Yule Origins, Lore, Legends, and Customs Yule falls approximately on the Winter Solstice, the shortest day and longest night of the year. After Yule the period of daylight begins to wax, until it reaches the longest day on June 21, the Summer Solstice. For folks in Northern climes, the Winter Solstice was a most welcome day to anticipate at the dark end of the year, and although months of darkness lay ahead, folk could rest assured Sunna's might was on the increase and darkness was waning. Yule is actually a span of thirteen days, usually counted from the night before the solstice (19 or 20 December, as it varies from year to year ), to the thirteenth night, (usually January 6 called "Twelfth Night" later by Christians). Bede called Yule eve "Mother Night", and it is thought this night was devoted to honouring the Idises (or Disir, female ancestral spirits) the family protectors. The Solstice itself, either 20, 21 or 22 December, is the most important of the days, when the dead and other beings of the dark fare most freely, Winter arrives, and humans are closest to the spirit worlds. Jölföðr (Yule-father) and Jölnir (Yule) are names of Odin. Some think Odin was the original "Alf" or gift-giving "Elf" ( Julesvenn in Denmark, Jultomten in Sweden, and Julenissen in Norway). Before Santa Claus was popularised in the Victorian era as a fat jolly Elf, he was seen as tall and lean, wearing a dark cloak, not a red and white tunic. Earlier legends describe "Santa" as riding a white horse, not driving a sleigh pulled by reindeer. This reminds us of Odin's steed Sleipner. The elder "Yule Elf" was a bit stern also, and could be quite a terrifying figure, especially to rude or ill-willed folk. This forbidding Yule Father probably arose from ancient legends of the Odensjakt or Wild Host who during Yule tide ride the stormy Winter skies, led by Odin as Oskoreidi. Sometimes people would be taken to join the Wild Host in tumultuous flight. In the Christian era folklore advised people to stay inside at night to avoid the furious Host, which was much feared. There are many accounts, especially from Germany, of wayfaring folks being picked up and transported from one place to the other by the throng of the dead, only to be left there lifeless. Other legends tell of those who could lie as dead (presumably in a trance state) while their souls fared aloft with the Wild Host. However, it is quite possible that fearful reputation of the Wild Host was especially encouraged by Christians, who claimed the Wild Huntsman was their devil. From a Heathen perspective it is likely that originally the Wild Host was made up of ecstatic human devotees of the God Wodan. He is the God of ecstasy, but also of death, so the dead probably always made up part of the Wild Host, which rode with great clamor upon skeletal horses and accompanied by ghostly hounds. In contrast to the solely horrific nature of the Hunt as seen by Christians, there is a great deal of evidence that Heathens believed fertility and blessings were brought by the Wild Host . Oski, "Fulfiller of Desire," or "Granter of Wishes," is an aspect of Odin that could well be associated with the Yule Elf, for Oskoreidi, Leader of the Wild Host, was known to give gold or other boons to those who were courteous or clever. The greatest boon believed wrought by the Furious Host was that as they rode above the fields they ensured fertility and fruitful harvests. An interesting related custom survived in Germany of leaving the last sheaf of grain cut in the field for the Huntsman's horse, eight-legged Sleipner, Odin's magical steed. This fertility aspect of the Wild Hunt could be connected in some way with the return of the dead to their earthly homes at Yule, for it was thought they brought blessings with them and bestowed them upon their kin. These 'evolved' dead were considered to be Alfar (male Elves) or Disir (powerful female ancestral spirits), a higher soul state some benevolent humans were believed to achieve upon death. These holy Ancestors became guardian spirits of their kin's land, much involved with the continued fertility of the land and its inhabitants. Folk would honour the ancestors by bringing gifts of food and drink to the family howe (burial mound). There also survives the custom of sitting out on a mound in order to get the highly valued advice of the Ancestor within. Indeed the kindred Dead were considered to still be an integral part of the family by Heathens, and were treated as such. The ghostly Wild Hunt is another manifestation of the pervasive Heathen beliefs of the eternal connection of the living with the dead, and the fertility bestowing powers of the Ancestors. In Scandinavia it is the God Thor who is thought to be the origin of the Yule Elf. The Julbock or Julbukk, the Yule Goat, who to this day plays a big part in Norse Yule festivities, is thought to derive from Thor's magical goats Tannginost and Tanngrisnir who draw His chariot through the sky. There are many legends that tell of Thor's benevolent protectiveness of human kind, and of his jolly, fun-loving nature (at least when He is not in a Troll-slaying mood). This seems more in line with modern conceptions of jolly Saint Nick than grim Oden the Wild Huntsman. The Yule goats carry the Yule Elf as he visits the folk, bestows gifts, and gets his traditional offering of porridge. Modern Yule decorations of straw formed into goats, straw-goat ornamented wreaths, and a (mock) Yule goat head bourne about on a stick are all memories of Thor's animals. When the Yule log burns on the hearth, some scholars say, it is an offering on Thor's altar. Thus we have the legend of Santa "coming down the chimney". In Germany Frau Holda, Perchta, or Oskoreidi, and in Scandinavia and England The Wild Huntsman, come at Yule, leading hosts of the dead. The Perchtenlauf and other ritual perambulations are folk memories of earlier pagan processions at Yuletide. Either beautiful or monstrous, the masked Perchten, like the season itself, can be boonful or terrifying, and have their origins in very ancient Heathen beliefs. Winter Solstice is the time when the veils between the worlds are thin, and the dead may most easily manifest to the living. But it is not usually the human dead who were considered the most fearsome wights. At Yuletide spirits of all kinds are abroad; similar beliefs are held by Celtic Pagans of Samhain (Halloween). In Norse lands Trolls of many types are roaming; draugr (rare and evil human ghosts of enormous strength) accost mortals, and the Alfar (Elves) -- both malicious and benevolent -- may drop by the homes of men. Many Yule customs that survive to this day have their origins in practices either meant to ward the home from evil wandering spirits at Yule, or conversely, to welcome good spirits into the home and show them thanks for the blessings they bestow. House wights (tutelary spirits of the home) and the respected dead of the family were welcomed gladly to the Yule feast. Food would be left out on the table for them after all had gone to bed. At Yuletide hosts of dead could be seen (by those so gifted) feasting with great revelry in their mounds, and paying each other friendly visits in each other's howes. Clearly Yule has a dual nature: it is the time of Death and darkness, when trolls, ghosts and alfs fare about, but it is also the time of return of the waxing Sun and celebration of Her promise of Life and light renewed. The central celebration and rite of Yule is the holy feast. It is thought very important to spare nothing in providing for the guests--both living and dead, human and wight. All good wights shared in the Yule feast; dogs and cats ate the same food as humans, and were brought into the house. Offerings of cream, beer, and bread were left out for the house-wights. If the feast were being held by a chieftain (or a wealthy community leader), many people would be invited and it would last many days, with presents being given to the guests upon their departure. For less wealthy folk, there would be as good a feast as could be provided, and of course the Yule ale would be shared in frith between family members and friends. Sumble (ritual toasts) would be drunk to the Ancestors at this time as well, for Yule was the season for the recognition of the continuance of human life. The Ancestors would naturally be most welcome at the family celebration. Savoury foods such as mutton or leg of lamb, goose, pork, and beef, special Yule breads, porridge, apples, sweets and nuts are traditional. But most important is the Yule ale, brewed stronger than other ales, and considered holy. Oaths were sworn on the bragarfull (holy cup). Sumbles held during the days of Yule, and especially on Mother's Night, the Solstice, and Thirteenth Night are considered to be especially potent, being spoken in the presence of the Gods and wights at the most holy time of year. In Heathen times the sonargöltr (hallowed Yule boar) was led in and the holiest of oaths were sworn upon it, as is recorded in Helgakviða Hjorvarþssonar (The First Lay of Helgi Hjorvarthsson): "In the evening (Yule-eve) vows were made: the sacrificial boar was led in, men laid their hands on him and swore dear oaths as they drank from the hallowed cup." Then it was taken and slaughtered (not in a state of fear, but quickly) for the Yule feast. It was believed the soul of the animal went straight to the Gods, while its flesh provided the holy feast. In later times or among those too poor to own pigs, a special boar-shaped bread would take the place of the Yule boar. Drinking Wassail at Yule is an English custom from Heathen times. 'Wassail' comes from the Anglo-Saxon Wes Hal, meaning "to your health". The beverage is made from ale, wine, and/or cider with fruits and spices added. Traditionally it was used in part as an offering to apple trees in thanks and for their continued fruitfulness. Bits of toast were floated in the wassail bowl, then placed in the branches of the tree, and libations poured over the roots. This is the origin of our term "to toast" someone. As well as fruit trees, evergreens have long been part of Winter Solstice celebrations. The evergreen tree, which keeps its leaves throughout the year, is an obvious symbol of the endurance of life through the cold and dark Winter months. Beer, bread, and table scraps were offered to trees in Scandinavia. In South Germany arose the custom of a branch or small tree brought inside and decorated with offerings to the spirit of the tree. This Yule tree was considered to represent the luck of the family (as the old Bairnstock did) as well as being honoured as a powerful wight in its own right, capable of bestowing fertility in the coming year. The cosmic tree, Yggdrasil is an evergreen yew in some traditions, and an ash (rowan = European mountain ash ) in others. Both trees have bright red berries; possibly this is one origin of decorating the modern Yule tree with berries. The cosmic tree (the Axis mundi) bears all nine worlds of the Norse cosmos in its branches and among its roots, so perhaps tree ornaments in part represent the nine worlds. Trees are sacred to Germanic and Celtic peoples, and there are many ancient traditions of offerings tied onto trees as gifts to them, this practice is the most probable origin for the custom of decorating Yule trees with gifts. In Heathen times offerings were made to the Alfar (wights who govern growth and fertility in nature) in gratitude for harvest yields. The evergreen boughs brought inside to "deck the halls" represent the ever-renewed life force and serve to welcome good Alfar into the house. Not surprisingly, these holy boughs also served to protect the home from evil wights. Yew, rowan, and holly boughs are traditional Heathen choices for hall-decking. Another Yule tradition that survives from Heathen times is the burning of a Yule Log. This was a specially chosen tree that was to burn for at least twelve hours, but possibly it originally burned for all twelve days of Yule. In some legends the log was offered to Thor. Oak would be the most appropriate choice, but any hardwood considered holy from the locality is suitable. English lore holds that Yule logs should not be bought, they should be gotten from one's own property, or a neighbour's. The log of course must be massive, and must be handled with care and clean hands, out of respect. In some places a whole tree trunk was brought in, and one end was placed in hearth. Then it was gradually fed in as it burned, to be finally consumed on the final night. The tradition is that the presence of the remnants or ashes of the Yule log in the house would protect it all year from lightning and would bring good luck. The new Yule log should be started with some splinters of the previous year's. Holly and other winter greenery is often used to decorate the Yule log. Today Heathens at need substitute a large candle (or series of candles) for it, and burn them starting on Mother's Night, all through the thirteen nights of the holy tide. This is done to honour and aid Sunna through the darkest time of the year, to ward off ill wights of darkness that might be about at Yule, and to symbolise the lengthening of daylight after Solstice. Although it falls during the darkest time of year, Yuletide is holy and a time of peace. Frith is held between everyone, and all are focused on celebration, family, feasting,honouring the Ancestors, making holy oaths, and peace.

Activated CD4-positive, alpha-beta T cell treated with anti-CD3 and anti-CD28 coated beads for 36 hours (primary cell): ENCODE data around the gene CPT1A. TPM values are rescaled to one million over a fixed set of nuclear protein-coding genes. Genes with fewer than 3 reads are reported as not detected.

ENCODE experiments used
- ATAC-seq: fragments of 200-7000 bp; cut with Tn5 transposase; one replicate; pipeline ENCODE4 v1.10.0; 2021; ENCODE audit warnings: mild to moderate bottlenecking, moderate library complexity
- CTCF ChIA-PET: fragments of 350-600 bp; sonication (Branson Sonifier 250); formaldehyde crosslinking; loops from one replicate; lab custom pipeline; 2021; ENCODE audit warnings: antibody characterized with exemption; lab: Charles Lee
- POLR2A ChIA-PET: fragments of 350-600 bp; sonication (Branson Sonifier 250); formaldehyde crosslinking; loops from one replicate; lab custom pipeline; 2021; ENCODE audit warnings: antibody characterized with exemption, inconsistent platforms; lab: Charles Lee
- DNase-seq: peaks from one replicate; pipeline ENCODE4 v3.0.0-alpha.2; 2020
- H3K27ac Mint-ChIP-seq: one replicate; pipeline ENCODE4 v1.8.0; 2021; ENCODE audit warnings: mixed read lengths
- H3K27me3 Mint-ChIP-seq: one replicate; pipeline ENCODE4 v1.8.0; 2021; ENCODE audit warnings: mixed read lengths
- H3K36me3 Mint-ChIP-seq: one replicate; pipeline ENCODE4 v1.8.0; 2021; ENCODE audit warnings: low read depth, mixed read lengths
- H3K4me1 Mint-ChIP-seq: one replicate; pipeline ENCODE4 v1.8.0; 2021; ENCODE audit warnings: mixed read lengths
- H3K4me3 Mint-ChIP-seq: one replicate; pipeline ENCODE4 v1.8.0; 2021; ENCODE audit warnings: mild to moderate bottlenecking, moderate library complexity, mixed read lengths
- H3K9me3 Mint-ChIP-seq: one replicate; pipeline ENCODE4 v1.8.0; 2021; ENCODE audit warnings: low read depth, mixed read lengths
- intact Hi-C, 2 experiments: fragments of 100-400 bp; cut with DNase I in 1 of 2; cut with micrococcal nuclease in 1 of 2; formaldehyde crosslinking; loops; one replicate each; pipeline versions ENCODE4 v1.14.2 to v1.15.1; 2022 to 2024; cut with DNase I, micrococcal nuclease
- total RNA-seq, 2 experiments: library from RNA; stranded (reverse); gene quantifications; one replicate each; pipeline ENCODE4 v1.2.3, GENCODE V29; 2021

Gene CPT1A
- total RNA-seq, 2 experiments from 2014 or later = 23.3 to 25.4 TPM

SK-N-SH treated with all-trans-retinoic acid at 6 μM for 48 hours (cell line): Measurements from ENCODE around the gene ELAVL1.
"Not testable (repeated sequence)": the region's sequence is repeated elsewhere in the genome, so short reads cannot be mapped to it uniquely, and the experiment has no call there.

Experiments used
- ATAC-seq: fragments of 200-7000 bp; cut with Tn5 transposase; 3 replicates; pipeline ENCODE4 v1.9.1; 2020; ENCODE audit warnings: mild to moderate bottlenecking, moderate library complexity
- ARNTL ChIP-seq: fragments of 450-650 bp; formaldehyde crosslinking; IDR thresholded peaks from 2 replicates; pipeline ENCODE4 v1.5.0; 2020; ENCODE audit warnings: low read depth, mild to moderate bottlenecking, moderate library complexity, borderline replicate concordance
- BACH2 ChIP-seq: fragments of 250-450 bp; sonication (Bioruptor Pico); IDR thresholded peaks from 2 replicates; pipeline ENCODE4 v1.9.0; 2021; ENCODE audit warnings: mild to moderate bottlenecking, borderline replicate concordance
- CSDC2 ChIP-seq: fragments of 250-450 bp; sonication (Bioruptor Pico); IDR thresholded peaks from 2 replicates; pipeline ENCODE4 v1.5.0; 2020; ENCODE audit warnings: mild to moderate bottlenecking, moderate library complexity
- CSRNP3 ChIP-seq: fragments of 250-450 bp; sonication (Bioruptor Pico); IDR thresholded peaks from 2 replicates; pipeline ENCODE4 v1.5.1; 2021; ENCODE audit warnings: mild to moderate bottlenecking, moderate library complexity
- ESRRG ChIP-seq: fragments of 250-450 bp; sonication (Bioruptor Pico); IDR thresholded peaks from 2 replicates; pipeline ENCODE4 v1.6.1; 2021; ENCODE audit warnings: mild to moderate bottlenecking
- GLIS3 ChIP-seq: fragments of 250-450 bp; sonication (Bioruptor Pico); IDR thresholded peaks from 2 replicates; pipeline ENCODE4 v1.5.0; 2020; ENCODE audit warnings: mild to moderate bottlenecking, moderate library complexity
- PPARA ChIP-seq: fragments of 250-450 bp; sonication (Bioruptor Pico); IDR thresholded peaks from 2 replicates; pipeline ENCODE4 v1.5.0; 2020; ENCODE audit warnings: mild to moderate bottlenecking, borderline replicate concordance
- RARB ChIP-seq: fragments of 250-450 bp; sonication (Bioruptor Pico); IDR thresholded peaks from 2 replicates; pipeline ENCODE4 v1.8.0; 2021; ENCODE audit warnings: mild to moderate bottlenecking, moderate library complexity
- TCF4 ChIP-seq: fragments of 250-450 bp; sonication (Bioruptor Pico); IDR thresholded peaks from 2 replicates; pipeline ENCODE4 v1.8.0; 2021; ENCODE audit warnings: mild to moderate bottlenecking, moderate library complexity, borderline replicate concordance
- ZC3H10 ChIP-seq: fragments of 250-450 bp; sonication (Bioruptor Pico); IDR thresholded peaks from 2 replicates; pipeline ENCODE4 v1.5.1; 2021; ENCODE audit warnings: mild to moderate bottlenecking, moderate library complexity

O! Mistletoe! Also known as the golden bough. Held sacred by both the Celtic Druids and the Norseman. Once called Allheal, used in folk medicine to cure many ills. North American Indians used it for toothache, measles and dog bites. Today the plant is still used medicinally, though only in skilled hands...it's a powerful plant. It was also the plant of peace in Scandinavian antiquity. If enemies met by chance beneath it in a forest, they laid down their arms and maintained a truce until the next day. Mistletoe was used by the Druid priesthood in a very special ceremony held around this time... five days after the New Moon following winter solstice, to be precise. The Druid priests would cut mistletoe from a holy oak tree with a golden sickle. The branches had to be caught before they touched the ground. Celts believed this parasitic plant held the soul of the host tree. The priest then divided the branches into many sprigs and distributed them to the people, who hung them over doorways as protection against thunder, lightning and other evils. The folklore, and the magical powers of this plant, blossomed over the centuries A sprig placed in a baby's cradle would protect the child from faeries. Giving a sprig to the first cow calving after New Year would protect the entire herd. And so forth. Now for the kissing part. Although many sources say that kissing under the mistletoe is a purely English custom, there's another, more charming explanation for its origin that extends back into Norse mythology. It's the story of a loving, if overprotective, mother. The Norse god Balder was the best loved of all the gods. His mother was Frigga, goddess of love and beauty. She loved her son so much that she wanted to make sure no harm would come to him. So she went through the world, securing promises from everything that sprang from the four elements - fire, water, air, and earth--that they would not harm her beloved Balder. Leave it to Loki, a sly, evil spirit, to find the loophole. The loophole was mistletoe. He made an arrow from its wood. To make the prank even nastier, he took the arrow to Hoder, Balder's brother, who was blind. Guiding Holder's hand, Loki directed the arrow at Balder's heart, and he fell dead. Frigga's tears became the mistletoe's white berries. In the version of the story with a happy ending, Balder is restored to life, and Frigga is so grateful that she reverses the reputation of the offending plant--making it a symbol of love and promising to bestow a kiss upon anyone who passes under it.